However, Thursday is a day to celebrate progress — and, perhaps, to think about how we can continue to ensure that every American citizen has the opportunity as well as the right to vote. Here are some ways you might want to observe Women’s Equality Day, from the comfort and safety of your couch.

The Fight for Women’s Suffrage: Looking Back, Marching Forward was created by Suffrage100MA last year to commemorate the centennial of the 19th Amendment’s being added to the U.S. Constitution. Through an engaging multimedia approach, it offers a glimpse into the suffrage movement, from its start in concert with the abolitionist movement in the 19th century to ratification 100 years ago. In addition to scholars, students, and actors, the 30-minute film includes commentary by Senator Elizabeth Warren, Congresswoman Katherine Clark, Congresswoman Ayanna Pressley, Massachusetts Attorney General Maura Healey, and many others.

For a somewhat (or maybe mostly) fictionalized account of Paul’s and Burns’s fight, watch Katja von Garnier’s 2004 movie Iron Jawed Angels, which stars Oscar-winners Hilary Swank and Anjelica Huston, along with a fine cast, including Frances O’Connor, Julia Ormond, Vera Farmiga, Lois Smith, and Margo Martindale. The film, which earned what the industry calls, “mixed reviews,” is at first a bit silly (Swank’s Paul seems just as interested in her new pink hat and a budding romance with a Washington Post cartoonist as she is with voting rights). But once the women are arrested, the scenes become a powerful and deeply moving protest of their truly subhuman treatment.

A better film is Abi Morgan’s Suffragette, although it centers on England’s suffrage struggles rather than the movement in the United States. Also benefiting from a terrific ensemble — including Meryl Streep, Helena Bonham Carter, Carey Mulligan, and Romola Garai — Suffragette is powerful and complicated, darker for the main part than Iron-Jawed Angels, but ultimately inspiring.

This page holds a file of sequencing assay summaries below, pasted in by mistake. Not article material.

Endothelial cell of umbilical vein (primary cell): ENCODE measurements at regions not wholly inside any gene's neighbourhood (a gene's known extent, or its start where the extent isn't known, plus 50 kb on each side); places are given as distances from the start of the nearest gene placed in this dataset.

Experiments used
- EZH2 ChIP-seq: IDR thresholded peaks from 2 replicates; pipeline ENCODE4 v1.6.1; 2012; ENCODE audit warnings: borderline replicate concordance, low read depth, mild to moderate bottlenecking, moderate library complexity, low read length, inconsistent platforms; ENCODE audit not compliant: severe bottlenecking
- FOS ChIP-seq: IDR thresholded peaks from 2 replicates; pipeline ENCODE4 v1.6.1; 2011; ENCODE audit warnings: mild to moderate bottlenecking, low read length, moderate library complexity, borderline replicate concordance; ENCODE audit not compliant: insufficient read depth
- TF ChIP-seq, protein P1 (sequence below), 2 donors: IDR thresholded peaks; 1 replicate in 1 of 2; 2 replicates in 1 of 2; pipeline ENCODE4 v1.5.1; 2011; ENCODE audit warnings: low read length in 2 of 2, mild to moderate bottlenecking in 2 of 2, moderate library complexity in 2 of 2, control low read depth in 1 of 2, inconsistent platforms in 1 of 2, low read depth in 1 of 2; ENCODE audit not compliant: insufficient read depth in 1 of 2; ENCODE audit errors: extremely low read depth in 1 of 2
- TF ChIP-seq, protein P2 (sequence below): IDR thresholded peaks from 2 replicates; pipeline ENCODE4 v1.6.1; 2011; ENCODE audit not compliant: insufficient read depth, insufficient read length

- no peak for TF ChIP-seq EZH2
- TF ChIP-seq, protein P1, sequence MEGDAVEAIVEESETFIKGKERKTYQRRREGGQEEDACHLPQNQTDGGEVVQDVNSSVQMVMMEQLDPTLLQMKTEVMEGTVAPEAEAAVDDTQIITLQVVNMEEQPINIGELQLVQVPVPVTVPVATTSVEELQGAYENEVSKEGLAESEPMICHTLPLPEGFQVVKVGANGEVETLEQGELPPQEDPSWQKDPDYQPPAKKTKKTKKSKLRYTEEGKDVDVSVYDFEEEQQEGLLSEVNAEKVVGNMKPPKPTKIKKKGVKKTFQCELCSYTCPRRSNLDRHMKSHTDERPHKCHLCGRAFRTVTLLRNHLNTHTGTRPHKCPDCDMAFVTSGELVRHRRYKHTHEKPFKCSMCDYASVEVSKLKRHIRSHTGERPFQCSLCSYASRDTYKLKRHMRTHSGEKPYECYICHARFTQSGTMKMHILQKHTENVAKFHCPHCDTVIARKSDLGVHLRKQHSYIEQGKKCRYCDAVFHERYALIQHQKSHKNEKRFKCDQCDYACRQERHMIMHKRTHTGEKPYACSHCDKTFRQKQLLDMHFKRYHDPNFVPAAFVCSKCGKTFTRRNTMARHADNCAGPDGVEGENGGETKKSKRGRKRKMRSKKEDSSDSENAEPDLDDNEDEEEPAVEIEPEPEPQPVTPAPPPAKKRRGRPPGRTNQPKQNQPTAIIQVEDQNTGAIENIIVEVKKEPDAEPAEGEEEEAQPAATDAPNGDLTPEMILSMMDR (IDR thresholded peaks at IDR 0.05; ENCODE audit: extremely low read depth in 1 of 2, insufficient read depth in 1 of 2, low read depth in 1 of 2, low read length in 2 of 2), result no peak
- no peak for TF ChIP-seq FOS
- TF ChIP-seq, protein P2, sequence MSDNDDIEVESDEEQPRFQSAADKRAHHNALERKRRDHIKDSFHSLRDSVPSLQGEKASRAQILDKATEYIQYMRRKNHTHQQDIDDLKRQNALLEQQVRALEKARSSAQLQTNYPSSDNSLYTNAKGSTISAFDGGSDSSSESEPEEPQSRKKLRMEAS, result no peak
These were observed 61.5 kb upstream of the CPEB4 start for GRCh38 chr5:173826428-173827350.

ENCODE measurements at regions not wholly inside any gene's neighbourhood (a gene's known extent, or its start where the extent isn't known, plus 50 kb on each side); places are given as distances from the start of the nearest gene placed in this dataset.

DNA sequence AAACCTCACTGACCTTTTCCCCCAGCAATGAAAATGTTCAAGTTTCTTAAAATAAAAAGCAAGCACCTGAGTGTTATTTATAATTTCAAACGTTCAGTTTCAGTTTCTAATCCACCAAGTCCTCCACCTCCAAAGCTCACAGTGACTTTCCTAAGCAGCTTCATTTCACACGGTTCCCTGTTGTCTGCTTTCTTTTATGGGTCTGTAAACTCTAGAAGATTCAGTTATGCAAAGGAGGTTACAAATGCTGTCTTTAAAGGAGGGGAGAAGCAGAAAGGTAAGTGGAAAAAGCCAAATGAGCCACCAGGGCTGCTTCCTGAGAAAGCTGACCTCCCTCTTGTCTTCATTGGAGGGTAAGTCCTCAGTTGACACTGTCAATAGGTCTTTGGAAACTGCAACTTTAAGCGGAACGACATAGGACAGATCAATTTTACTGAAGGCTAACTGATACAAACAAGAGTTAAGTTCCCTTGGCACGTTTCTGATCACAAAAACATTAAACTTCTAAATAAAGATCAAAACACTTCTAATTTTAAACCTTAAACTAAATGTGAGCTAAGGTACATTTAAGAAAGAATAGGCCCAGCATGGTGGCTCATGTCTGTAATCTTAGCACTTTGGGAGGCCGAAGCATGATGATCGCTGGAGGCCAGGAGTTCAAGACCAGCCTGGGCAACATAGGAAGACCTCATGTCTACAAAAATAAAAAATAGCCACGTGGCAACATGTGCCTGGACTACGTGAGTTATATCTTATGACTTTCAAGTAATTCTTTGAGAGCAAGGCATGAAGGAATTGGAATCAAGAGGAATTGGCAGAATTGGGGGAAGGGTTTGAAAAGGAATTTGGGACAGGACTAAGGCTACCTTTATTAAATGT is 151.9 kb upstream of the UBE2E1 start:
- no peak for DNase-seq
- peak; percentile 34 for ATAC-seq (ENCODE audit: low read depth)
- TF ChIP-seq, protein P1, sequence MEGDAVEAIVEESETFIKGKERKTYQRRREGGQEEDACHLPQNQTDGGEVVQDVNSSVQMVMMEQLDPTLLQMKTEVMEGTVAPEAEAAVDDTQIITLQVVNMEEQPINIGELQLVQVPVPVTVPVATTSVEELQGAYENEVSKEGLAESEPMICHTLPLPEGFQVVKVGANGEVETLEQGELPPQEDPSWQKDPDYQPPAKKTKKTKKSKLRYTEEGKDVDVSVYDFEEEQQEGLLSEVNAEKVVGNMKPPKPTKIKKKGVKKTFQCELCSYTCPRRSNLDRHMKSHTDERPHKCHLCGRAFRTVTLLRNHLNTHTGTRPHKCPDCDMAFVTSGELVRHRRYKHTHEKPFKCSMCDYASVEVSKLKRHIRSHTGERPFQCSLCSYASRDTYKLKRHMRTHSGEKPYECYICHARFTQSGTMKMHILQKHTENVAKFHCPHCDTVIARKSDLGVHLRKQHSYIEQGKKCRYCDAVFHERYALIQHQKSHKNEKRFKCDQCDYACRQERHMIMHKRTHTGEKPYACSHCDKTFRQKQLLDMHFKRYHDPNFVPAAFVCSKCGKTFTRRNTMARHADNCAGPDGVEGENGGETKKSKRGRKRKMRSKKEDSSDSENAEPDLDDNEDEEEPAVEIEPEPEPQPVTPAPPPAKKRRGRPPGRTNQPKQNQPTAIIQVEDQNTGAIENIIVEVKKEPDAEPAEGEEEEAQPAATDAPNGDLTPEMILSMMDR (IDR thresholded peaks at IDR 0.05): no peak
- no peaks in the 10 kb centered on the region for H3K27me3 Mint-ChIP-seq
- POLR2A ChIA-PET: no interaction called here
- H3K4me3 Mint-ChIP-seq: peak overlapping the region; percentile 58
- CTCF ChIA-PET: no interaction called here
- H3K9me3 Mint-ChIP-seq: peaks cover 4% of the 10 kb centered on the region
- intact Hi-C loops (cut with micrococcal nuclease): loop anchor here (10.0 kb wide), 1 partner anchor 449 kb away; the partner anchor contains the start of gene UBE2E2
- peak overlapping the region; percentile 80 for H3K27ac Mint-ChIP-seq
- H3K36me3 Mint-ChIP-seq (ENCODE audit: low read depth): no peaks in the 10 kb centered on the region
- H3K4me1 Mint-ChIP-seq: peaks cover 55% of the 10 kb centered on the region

Finally, for a very creative — and tremendously entertaining — take on Alice Paul’s story, spend a few minutes watching 2013’s Bad Romance: Women’s Suffrage (Inspired by Alice Paul) on YouTube. A clever and affectionate parody of Lady Gaga’s Grammy-winning video, the short film was created by Soomo Publishing, written by Emilia Fuentes Grant, and stars Meredith Garrison as Paul.

These are just a few of the ways you might commemorate Women’s Equality Day. However, the best and most important way to honor the work of Paul, Burns, Catt, Anthony, and so many other brave female trailblazers is to go to your local polling place on Tuesday, November 2, and exercise the right they won for you.

You can stream The Fight for Women’s Suffrage: Looking Back, Marching Forward online here. Iron-Jawed Angels is available on HBOMax. Suffragette is available on Netflix. And Bad Romance: Women’s Suffrage (Inspired by Alice Paul) can be watched on YouTube.


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  • pat allen August 24, 2021 at 12:20 pm

    What a wonderful way to remind us of the difficulty that women in America had in obtaining the right to vote. There are so many frightening distractions and so much polarization in our country now that we must not forget to value this priceless opportunity to be heard by casting our vote at all levels: local, county, state and national.
    I truly adored the Gaga Bad Romance followed by the video Bad Romance: Women’s Suffrage (Inspired by Alice Paul) can be watched on YouTube. Thank you so much Alex for your note perfect combination of wit and wisdom.
    Dr. Pat.